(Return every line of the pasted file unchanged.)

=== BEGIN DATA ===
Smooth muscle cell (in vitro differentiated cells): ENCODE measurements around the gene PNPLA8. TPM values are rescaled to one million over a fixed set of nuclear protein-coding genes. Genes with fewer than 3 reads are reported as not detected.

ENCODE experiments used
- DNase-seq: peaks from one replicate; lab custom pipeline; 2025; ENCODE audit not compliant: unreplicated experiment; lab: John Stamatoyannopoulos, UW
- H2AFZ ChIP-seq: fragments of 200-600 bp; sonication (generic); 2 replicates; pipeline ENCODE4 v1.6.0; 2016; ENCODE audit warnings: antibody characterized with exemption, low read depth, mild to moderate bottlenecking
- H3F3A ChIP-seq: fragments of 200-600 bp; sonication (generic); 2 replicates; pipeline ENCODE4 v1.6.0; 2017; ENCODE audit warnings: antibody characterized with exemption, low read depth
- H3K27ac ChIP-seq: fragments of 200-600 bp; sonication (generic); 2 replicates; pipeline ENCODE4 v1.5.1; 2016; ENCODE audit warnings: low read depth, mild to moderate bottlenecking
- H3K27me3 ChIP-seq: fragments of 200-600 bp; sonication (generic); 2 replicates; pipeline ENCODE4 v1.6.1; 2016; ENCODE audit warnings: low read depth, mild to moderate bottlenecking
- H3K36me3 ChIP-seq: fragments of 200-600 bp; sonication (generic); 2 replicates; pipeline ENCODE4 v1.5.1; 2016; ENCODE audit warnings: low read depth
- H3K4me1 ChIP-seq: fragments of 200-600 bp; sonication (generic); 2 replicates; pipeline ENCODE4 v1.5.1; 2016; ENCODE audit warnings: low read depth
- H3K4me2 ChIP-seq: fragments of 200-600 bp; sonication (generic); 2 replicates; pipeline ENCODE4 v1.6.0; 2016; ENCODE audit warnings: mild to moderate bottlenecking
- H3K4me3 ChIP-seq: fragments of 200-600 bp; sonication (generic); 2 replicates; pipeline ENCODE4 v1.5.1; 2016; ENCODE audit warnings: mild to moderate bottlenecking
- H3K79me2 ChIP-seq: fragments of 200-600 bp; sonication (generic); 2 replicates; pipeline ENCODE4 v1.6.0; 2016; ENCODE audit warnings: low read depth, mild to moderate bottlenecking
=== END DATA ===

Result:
Smooth muscle cell (in vitro differentiated cells): ENCODE measurements around the gene PNPLA8. TPM values are rescaled to one million over a fixed set of nuclear protein-coding genes. Genes with fewer than 3 reads are reported as not detected.

ENCODE experiments used
- DNase-seq: peaks from one replicate; lab custom pipeline; 2025; ENCODE audit not compliant: unreplicated experiment; lab: John Stamatoyannopoulos, UW
- H2AFZ ChIP-seq: fragments of 200-600 bp; sonication (generic); 2 replicates; pipeline ENCODE4 v1.6.0; 2016; ENCODE audit warnings: antibody characterized with exemption, low read depth, mild to moderate bottlenecking
- H3F3A ChIP-seq: fragments of 200-600 bp; sonication (generic); 2 replicates; pipeline ENCODE4 v1.6.0; 2017; ENCODE audit warnings: antibody characterized with exemption, low read depth
- H3K27ac ChIP-seq: fragments of 200-600 bp; sonication (generic); 2 replicates; pipeline ENCODE4 v1.5.1; 2016; ENCODE audit warnings: low read depth, mild to moderate bottlenecking
- H3K27me3 ChIP-seq: fragments of 200-600 bp; sonication (generic); 2 replicates; pipeline ENCODE4 v1.6.1; 2016; ENCODE audit warnings: low read depth, mild to moderate bottlenecking
- H3K36me3 ChIP-seq: fragments of 200-600 bp; sonication (generic); 2 replicates; pipeline ENCODE4 v1.5.1; 2016; ENCODE audit warnings: low read depth
- H3K4me1 ChIP-seq: fragments of 200-600 bp; sonication (generic); 2 replicates; pipeline ENCODE4 v1.5.1; 2016; ENCODE audit warnings: low read depth
- H3K4me2 ChIP-seq: fragments of 200-600 bp; sonication (generic); 2 replicates; pipeline ENCODE4 v1.6.0; 2016; ENCODE audit warnings: mild to moderate bottlenecking
- H3K4me3 ChIP-seq: fragments of 200-600 bp; sonication (generic); 2 replicates; pipeline ENCODE4 v1.5.1; 2016; ENCODE audit warnings: mild to moderate bottlenecking
- H3K79me2 ChIP-seq: fragments of 200-600 bp; sonication (generic); 2 replicates; pipeline ENCODE4 v1.6.0; 2016; ENCODE audit warnings: low read depth, mild to moderate bottlenecking